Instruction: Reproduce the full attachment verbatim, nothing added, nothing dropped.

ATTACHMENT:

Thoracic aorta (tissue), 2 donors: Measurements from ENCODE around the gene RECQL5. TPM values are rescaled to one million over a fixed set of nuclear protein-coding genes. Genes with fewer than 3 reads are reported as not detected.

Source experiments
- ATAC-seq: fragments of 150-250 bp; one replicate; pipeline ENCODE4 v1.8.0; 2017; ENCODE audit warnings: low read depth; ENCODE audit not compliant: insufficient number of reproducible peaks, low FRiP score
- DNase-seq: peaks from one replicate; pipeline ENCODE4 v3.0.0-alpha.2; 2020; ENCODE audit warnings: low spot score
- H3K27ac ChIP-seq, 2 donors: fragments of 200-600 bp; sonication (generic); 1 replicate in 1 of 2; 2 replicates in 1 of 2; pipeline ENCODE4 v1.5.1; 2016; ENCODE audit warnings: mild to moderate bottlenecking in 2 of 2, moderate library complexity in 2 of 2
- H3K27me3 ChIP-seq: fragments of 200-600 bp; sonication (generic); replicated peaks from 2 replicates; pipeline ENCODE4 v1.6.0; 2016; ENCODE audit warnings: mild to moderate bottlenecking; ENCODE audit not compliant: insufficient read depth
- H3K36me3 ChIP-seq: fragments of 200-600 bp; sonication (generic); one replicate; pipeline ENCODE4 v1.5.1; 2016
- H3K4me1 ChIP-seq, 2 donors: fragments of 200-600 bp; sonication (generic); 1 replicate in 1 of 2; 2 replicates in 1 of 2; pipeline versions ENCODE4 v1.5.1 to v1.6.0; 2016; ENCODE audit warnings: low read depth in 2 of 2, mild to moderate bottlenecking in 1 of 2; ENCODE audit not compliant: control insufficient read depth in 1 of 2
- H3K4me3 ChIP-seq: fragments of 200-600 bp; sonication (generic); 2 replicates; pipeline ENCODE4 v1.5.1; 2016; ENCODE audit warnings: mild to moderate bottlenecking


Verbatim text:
Thoracic aorta (tissue), 2 donors: Measurements from ENCODE around the gene RECQL5. TPM values are rescaled to one million over a fixed set of nuclear protein-coding genes. Genes with fewer than 3 reads are reported as not detected.

Source experiments
- ATAC-seq: fragments of 150-250 bp; one replicate; pipeline ENCODE4 v1.8.0; 2017; ENCODE audit warnings: low read depth; ENCODE audit not compliant: insufficient number of reproducible peaks, low FRiP score
- DNase-seq: peaks from one replicate; pipeline ENCODE4 v3.0.0-alpha.2; 2020; ENCODE audit warnings: low spot score
- H3K27ac ChIP-seq, 2 donors: fragments of 200-600 bp; sonication (generic); 1 replicate in 1 of 2; 2 replicates in 1 of 2; pipeline ENCODE4 v1.5.1; 2016; ENCODE audit warnings: mild to moderate bottlenecking in 2 of 2, moderate library complexity in 2 of 2
- H3K27me3 ChIP-seq: fragments of 200-600 bp; sonication (generic); replicated peaks from 2 replicates; pipeline ENCODE4 v1.6.0; 2016; ENCODE audit warnings: mild to moderate bottlenecking; ENCODE audit not compliant: insufficient read depth
- H3K36me3 ChIP-seq: fragments of 200-600 bp; sonication (generic); one replicate; pipeline ENCODE4 v1.5.1; 2016
- H3K4me1 ChIP-seq, 2 donors: fragments of 200-600 bp; sonication (generic); 1 replicate in 1 of 2; 2 replicates in 1 of 2; pipeline versions ENCODE4 v1.5.1 to v1.6.0; 2016; ENCODE audit warnings: low read depth in 2 of 2, mild to moderate bottlenecking in 1 of 2; ENCODE audit not compliant: control insufficient read depth in 1 of 2
- H3K4me3 ChIP-seq: fragments of 200-600 bp; sonication (generic); 2 replicates; pipeline ENCODE4 v1.5.1; 2016; ENCODE audit warnings: mild to moderate bottlenecking